RAID5 Frequently Asked Questions

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Various Questions

RAID 5 Capabilities

Is it possible to create a RAID 5 using removable hard drives?

RAID 5 on removable hard drives is considered a bad idea, although it is not quite clear as to why. In Linux or MacOS, it is possible to build a RAID (using mdraid driver) from whatever media you want including USB floppy drive. Windows requires the use of dynamic disks to build a RAID, and that's where the problem is - removable hard drives cannot be dynamic. So it is impossible to create a RAID on disks connected via USB in a regular Windows installation.

However, there is a patch which deceives Windows and represents removable hard drives as non-removable. Then you can feed Windows these "non-removable" disks and create a RAID.

If I have a RAID 5 which doesn't contain an operating system, what will happen if I reinstall operating system on a PC to which the RAID is connected?

In case of a hardware RAID, the array data becomes accessible as soon as all the required drivers are installed.

In case of a software RAID:

  • in Linux driver mdraid can often recognize the array automatically. Sometimes it is needed to enter the command
    sudo mdadm --assemble --scan
  • in Windows with dynamic disks it is sometimes required to open Disk Management and use Import Foreign Disks, and the array will then be accessible. The same actions are necessary when transferring the array between the PCs.

Can I add disks to a RAID5 array?

The answer depends on a particular implementation. Some high-end controllers and mdraid (and therefore, most NASes) allow to change a size, an array type, and the number of disks without losing data. This process is called reshaping. Generally, it is required to backup the original data, configure a new array, and then restore data from the backup.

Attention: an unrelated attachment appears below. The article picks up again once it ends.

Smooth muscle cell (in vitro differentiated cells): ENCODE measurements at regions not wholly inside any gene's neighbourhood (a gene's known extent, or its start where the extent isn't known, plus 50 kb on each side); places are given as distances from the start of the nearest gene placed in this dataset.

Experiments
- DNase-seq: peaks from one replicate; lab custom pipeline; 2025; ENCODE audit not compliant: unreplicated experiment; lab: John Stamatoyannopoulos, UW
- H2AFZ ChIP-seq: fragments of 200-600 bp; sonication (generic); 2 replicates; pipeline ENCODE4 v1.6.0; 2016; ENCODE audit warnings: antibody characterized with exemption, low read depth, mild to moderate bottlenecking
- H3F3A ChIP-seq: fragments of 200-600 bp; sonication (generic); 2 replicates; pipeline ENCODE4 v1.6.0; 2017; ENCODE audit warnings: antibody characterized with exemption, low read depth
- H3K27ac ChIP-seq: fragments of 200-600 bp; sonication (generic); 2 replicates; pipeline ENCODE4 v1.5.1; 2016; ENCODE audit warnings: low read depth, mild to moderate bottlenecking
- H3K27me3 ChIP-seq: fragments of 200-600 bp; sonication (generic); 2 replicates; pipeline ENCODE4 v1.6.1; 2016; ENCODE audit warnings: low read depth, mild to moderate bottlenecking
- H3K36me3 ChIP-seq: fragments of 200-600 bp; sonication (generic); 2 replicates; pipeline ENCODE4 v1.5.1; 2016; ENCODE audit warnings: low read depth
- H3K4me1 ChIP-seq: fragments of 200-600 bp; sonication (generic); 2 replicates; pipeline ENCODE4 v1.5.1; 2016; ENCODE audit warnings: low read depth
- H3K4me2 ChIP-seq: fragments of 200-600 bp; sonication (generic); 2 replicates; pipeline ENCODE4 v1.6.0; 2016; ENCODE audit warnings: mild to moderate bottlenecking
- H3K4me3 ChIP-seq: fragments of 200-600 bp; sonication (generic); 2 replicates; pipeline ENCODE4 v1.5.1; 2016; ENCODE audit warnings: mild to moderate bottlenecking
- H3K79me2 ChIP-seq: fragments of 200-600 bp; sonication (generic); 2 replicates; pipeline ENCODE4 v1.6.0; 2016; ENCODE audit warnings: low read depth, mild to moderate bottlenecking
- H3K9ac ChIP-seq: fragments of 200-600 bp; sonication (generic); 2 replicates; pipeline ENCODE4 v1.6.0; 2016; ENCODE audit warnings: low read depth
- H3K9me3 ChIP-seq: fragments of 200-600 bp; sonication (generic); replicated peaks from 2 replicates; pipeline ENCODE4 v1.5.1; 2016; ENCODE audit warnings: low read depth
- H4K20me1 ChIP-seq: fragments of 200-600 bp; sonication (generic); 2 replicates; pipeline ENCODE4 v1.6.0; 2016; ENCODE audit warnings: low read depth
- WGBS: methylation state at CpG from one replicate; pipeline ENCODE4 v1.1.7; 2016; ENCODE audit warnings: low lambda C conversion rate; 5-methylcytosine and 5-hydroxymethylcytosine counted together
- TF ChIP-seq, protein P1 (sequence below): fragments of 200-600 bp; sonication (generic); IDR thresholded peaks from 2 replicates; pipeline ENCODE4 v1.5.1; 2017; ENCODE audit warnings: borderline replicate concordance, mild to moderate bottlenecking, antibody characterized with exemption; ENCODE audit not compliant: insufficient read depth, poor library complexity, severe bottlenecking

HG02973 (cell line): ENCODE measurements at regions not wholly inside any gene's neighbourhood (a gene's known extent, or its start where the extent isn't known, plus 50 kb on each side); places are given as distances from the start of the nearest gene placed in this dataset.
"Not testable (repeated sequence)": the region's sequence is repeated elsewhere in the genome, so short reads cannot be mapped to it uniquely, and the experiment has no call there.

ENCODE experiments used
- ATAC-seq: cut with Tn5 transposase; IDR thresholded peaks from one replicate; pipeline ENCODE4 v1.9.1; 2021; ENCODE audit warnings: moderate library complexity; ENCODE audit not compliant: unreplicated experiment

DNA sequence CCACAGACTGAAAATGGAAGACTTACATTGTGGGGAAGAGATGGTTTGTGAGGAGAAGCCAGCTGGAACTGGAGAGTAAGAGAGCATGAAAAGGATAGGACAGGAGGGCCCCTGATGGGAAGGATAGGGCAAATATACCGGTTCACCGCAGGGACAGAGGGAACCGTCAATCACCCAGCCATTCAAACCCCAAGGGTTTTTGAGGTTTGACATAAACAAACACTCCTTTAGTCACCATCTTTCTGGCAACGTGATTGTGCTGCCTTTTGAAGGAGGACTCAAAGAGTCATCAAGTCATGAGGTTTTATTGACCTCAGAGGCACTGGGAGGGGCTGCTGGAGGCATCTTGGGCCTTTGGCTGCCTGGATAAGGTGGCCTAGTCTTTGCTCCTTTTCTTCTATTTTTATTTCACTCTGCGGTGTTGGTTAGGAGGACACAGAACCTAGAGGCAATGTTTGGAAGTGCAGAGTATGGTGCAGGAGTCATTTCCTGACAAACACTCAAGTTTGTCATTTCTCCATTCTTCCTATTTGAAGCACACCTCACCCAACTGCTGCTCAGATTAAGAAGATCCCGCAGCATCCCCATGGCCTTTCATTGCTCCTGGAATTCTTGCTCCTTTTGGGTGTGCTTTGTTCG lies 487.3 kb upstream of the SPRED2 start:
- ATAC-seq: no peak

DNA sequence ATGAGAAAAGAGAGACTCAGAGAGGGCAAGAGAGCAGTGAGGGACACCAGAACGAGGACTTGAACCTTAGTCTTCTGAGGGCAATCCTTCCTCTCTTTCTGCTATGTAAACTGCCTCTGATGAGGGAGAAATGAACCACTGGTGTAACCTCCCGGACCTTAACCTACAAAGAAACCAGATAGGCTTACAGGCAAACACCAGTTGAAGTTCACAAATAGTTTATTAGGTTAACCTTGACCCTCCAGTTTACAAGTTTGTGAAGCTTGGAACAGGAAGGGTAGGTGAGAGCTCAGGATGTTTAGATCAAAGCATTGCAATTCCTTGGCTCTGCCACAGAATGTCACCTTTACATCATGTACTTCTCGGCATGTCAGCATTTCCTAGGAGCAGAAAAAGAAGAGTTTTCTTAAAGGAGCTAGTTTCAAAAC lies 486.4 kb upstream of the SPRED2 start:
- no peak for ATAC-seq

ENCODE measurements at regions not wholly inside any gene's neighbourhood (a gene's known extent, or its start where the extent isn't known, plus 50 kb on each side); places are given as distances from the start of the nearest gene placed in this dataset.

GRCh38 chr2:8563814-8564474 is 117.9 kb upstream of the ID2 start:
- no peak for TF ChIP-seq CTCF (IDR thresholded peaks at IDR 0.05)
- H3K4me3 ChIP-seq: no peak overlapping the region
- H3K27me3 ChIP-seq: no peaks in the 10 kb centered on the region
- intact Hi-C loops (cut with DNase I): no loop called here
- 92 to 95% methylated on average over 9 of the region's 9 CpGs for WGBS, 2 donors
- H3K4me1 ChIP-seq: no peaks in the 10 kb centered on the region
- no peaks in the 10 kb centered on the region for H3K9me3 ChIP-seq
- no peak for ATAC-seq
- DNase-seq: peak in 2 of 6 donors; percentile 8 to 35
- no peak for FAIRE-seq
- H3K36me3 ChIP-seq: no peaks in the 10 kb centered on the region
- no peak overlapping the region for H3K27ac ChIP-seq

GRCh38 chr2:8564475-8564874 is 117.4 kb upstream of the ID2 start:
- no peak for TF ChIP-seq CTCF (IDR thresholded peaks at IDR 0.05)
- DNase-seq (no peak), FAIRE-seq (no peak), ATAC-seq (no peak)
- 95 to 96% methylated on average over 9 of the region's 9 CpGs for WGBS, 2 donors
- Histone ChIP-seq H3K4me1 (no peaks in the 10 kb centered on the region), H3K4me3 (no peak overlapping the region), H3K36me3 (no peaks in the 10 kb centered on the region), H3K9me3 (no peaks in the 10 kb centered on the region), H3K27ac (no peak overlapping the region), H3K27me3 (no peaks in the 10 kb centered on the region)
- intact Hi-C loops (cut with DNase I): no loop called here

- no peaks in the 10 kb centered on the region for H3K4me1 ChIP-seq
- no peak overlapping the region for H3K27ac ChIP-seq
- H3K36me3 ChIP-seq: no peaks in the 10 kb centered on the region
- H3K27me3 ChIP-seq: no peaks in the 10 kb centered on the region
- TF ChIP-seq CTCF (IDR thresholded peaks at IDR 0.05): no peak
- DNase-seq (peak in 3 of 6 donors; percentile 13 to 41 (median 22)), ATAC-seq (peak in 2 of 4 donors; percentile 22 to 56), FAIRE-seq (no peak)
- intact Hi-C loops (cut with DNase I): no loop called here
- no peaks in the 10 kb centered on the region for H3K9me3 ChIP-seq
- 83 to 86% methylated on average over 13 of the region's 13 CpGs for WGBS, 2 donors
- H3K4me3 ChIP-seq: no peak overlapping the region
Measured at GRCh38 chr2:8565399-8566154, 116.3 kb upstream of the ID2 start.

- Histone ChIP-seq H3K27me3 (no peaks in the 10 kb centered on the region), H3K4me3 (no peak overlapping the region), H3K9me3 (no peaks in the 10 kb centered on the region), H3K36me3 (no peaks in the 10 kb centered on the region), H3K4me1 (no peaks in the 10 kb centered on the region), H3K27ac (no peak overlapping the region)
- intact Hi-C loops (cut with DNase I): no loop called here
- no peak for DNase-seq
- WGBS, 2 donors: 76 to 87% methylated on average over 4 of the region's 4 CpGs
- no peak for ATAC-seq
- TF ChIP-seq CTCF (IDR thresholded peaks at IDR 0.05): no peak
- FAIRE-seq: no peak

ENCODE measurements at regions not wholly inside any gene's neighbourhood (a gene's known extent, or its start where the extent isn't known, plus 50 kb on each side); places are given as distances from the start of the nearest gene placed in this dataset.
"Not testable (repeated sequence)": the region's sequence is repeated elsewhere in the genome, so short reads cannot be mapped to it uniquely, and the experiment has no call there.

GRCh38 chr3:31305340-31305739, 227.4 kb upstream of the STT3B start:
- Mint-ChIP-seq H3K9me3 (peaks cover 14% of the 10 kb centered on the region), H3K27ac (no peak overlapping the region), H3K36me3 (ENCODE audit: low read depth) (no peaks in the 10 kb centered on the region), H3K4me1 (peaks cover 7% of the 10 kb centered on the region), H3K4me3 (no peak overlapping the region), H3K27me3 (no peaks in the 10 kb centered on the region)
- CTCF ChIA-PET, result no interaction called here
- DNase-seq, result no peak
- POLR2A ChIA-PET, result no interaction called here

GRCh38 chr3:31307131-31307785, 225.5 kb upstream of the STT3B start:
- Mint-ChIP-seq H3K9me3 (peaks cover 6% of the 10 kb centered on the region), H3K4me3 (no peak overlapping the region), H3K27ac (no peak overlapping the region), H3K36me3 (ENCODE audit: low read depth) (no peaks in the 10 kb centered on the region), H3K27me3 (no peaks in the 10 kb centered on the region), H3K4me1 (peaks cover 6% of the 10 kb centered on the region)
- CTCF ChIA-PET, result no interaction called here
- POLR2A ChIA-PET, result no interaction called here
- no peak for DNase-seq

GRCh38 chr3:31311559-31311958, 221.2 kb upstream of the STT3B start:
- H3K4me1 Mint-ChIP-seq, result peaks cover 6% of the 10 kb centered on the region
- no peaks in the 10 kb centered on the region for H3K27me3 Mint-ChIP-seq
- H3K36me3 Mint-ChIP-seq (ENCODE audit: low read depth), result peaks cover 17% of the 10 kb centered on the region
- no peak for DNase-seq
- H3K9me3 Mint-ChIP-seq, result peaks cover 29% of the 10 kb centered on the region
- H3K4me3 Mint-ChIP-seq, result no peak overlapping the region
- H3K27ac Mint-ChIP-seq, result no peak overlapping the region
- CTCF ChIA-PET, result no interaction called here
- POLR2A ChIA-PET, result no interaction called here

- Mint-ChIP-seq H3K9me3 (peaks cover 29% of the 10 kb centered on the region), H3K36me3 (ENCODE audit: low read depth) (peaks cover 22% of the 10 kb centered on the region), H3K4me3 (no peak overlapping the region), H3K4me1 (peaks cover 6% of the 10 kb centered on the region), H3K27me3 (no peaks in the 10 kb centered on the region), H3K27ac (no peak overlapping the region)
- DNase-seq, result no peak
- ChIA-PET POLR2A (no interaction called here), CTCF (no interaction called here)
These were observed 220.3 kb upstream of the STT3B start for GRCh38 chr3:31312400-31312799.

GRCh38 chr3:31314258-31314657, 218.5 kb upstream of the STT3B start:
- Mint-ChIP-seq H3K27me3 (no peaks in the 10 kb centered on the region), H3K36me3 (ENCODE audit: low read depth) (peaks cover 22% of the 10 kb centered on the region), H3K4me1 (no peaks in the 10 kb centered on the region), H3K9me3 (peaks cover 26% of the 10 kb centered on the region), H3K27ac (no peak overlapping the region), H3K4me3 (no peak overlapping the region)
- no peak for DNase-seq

If I take out one of the member disks from the RAID5 on-the-fly, what would happen? If I then put the disk back to the array, would the array work as before?

If you pull the disk out from the RAID5 on-the-fly, array will still continue to work, but the performance will degrade. If you return the disk back to the array after a while, the rebuild process is initiated. During the rebuild all the data on the returned disk is overwritten with new parity and data blocks.

In this situation, rebuild is needed because there is a discrepancy between the array and the removed disk. Since it is not possible to identify what exactly is mismatched, rebuild of the entire array is needed.

Is it possible to expand the existing RAID 5 array should the need arise?

If it is not required to add more disks to the array, you can just replace the disks one by one with new larger disks and rebuild the array after each replacement. Once all the old RAID 5 member disks are replaced with the new ones, you can expand the filesysten into the unallocated space.

See also

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